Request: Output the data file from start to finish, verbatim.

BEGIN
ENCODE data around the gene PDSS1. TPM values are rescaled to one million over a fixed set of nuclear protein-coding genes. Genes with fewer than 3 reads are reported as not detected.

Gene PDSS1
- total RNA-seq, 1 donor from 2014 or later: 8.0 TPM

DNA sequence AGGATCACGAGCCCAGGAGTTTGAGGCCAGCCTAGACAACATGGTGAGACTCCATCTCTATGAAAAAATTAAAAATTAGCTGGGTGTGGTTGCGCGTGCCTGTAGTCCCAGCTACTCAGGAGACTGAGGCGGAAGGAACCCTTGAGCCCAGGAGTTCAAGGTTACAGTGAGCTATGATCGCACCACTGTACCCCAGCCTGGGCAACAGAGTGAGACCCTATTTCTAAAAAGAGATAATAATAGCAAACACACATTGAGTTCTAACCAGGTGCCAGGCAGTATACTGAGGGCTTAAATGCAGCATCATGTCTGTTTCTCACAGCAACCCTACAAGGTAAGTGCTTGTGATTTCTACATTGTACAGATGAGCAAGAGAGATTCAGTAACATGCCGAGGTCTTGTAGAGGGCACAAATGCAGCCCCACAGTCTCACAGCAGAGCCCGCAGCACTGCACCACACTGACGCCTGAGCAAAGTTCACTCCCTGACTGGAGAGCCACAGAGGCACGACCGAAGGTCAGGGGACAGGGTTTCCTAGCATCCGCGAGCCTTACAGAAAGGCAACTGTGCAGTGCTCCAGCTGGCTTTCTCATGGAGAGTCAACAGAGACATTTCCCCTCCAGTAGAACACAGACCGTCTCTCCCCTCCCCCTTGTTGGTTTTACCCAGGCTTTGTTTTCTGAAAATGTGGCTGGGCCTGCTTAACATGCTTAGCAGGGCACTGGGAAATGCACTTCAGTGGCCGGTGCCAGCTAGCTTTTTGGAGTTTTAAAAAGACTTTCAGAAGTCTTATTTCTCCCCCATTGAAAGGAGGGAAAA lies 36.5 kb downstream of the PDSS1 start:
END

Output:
ENCODE data around the gene PDSS1. TPM values are rescaled to one million over a fixed set of nuclear protein-coding genes. Genes with fewer than 3 reads are reported as not detected.

Gene PDSS1
- total RNA-seq, 1 donor from 2014 or later: 8.0 TPM

DNA sequence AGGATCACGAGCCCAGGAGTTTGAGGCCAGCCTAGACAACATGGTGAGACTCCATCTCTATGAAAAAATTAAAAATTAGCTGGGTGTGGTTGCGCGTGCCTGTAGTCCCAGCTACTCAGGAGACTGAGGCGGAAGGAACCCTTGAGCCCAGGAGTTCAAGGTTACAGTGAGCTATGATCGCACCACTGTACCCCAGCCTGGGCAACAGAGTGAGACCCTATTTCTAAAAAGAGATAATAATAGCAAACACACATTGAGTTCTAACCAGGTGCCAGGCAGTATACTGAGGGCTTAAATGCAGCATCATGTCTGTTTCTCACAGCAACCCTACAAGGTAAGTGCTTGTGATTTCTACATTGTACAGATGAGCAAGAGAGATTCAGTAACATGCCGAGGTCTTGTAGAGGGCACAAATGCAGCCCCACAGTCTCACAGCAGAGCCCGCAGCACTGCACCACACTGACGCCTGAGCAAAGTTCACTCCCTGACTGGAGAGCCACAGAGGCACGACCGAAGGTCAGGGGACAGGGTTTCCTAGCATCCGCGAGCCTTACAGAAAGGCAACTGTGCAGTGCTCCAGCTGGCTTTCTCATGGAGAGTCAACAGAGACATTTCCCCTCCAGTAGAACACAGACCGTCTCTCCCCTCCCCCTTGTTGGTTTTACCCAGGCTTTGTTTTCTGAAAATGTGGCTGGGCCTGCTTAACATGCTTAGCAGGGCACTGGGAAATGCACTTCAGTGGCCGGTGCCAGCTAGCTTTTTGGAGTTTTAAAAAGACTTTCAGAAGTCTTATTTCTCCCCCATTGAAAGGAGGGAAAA lies 36.5 kb downstream of the PDSS1 start: